The C-MATIC HP AMR from Linde in use as a load carrier.

Advantages of AMR solutions at a glance

  • Load-bearing capacity of up to 1500 kilograms
  • Compact and versatile
  • Transports different load carriers
  • Effortless integration into existing processes
  • Maintenance-free lithium-ion technology
  • Mixed operation possible

Autonomous double pack: AMR from Linde Material Handling

With the C-MATIC and the C-MATIC HP, Linde Material Handling offers two autonomous mobile robots with different primary uses.


The C-MATIC uses QR codes attached to the floor as a guide for its routes. It is primarily suited to fully automated operation with short or medium-length transport routes. The truck is very compact and requires little space for picking up, transporting and setting down loads, which means that transfer stations and storage locations can be positioned very close together. Depending on the model, the C-MATIC can handle loads of 600, 1000, or 1500 kilograms. It is most frequently used in retail and in logistics, as the load carriers can be standardized into individual process steps.

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The HP version of the C-MATIC is the ideal solution for partially automated processes in mixed operation. The truck works easily next to people, manual trucks, and autonomous industrial trucks in the same process chain. The C-MATIC HP finds its routes using laser-assisted natural feature navigation. It transports loads of up to 1000 kilograms and is therefore able to find its way anywhere in the space, and avoid obstacles and other vehicles independently. Additional infrastructure is not necessary. The HP models are particularly well suited to production environments and 3PL providers, as different load carriers often need to be automated but also transported manually via the same routes here.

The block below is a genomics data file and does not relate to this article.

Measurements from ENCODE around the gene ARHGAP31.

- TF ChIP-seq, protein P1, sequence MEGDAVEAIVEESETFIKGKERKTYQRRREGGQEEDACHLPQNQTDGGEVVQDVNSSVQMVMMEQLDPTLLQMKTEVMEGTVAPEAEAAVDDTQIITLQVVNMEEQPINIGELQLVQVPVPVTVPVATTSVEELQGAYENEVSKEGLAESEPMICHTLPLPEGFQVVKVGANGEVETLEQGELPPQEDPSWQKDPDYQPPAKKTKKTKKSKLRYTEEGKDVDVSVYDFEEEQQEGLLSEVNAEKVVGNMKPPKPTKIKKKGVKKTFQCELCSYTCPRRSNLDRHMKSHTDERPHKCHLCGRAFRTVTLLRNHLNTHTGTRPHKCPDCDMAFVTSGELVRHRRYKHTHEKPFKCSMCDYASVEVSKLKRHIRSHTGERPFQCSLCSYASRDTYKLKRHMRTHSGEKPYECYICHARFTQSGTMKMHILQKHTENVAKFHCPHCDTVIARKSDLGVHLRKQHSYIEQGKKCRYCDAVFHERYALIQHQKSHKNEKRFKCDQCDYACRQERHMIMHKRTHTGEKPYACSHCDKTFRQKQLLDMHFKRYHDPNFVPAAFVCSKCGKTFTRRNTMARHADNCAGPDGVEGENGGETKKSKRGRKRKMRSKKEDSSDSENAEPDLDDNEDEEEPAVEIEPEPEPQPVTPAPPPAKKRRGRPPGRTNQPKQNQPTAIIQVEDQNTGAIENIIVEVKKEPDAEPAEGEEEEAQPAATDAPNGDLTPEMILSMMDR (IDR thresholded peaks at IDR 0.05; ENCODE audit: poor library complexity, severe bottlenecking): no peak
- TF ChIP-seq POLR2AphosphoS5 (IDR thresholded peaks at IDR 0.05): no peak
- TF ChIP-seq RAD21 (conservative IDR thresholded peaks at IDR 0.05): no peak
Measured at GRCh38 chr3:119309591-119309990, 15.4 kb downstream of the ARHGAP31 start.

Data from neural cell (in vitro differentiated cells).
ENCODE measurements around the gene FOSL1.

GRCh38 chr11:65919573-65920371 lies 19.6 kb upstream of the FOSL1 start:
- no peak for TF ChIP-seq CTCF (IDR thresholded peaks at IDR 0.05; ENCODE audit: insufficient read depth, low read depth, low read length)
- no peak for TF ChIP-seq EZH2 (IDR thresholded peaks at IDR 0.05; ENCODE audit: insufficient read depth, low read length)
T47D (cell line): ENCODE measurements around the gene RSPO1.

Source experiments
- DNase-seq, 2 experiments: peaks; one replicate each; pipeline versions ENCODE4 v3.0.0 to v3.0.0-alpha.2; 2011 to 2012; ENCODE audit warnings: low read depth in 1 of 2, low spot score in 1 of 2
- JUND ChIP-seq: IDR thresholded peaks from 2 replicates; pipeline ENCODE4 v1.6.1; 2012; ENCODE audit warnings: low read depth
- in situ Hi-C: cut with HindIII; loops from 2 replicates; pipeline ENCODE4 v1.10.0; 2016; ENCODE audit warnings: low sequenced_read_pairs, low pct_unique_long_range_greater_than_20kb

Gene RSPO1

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Safe, robust, efficient: The properties of the AMR models from Linde

The autonomous mobile robots from Linde are compact yet powerful vehicle solutions with which warehouse processes can be fully or partially automated. Here is an overview of the key product properties.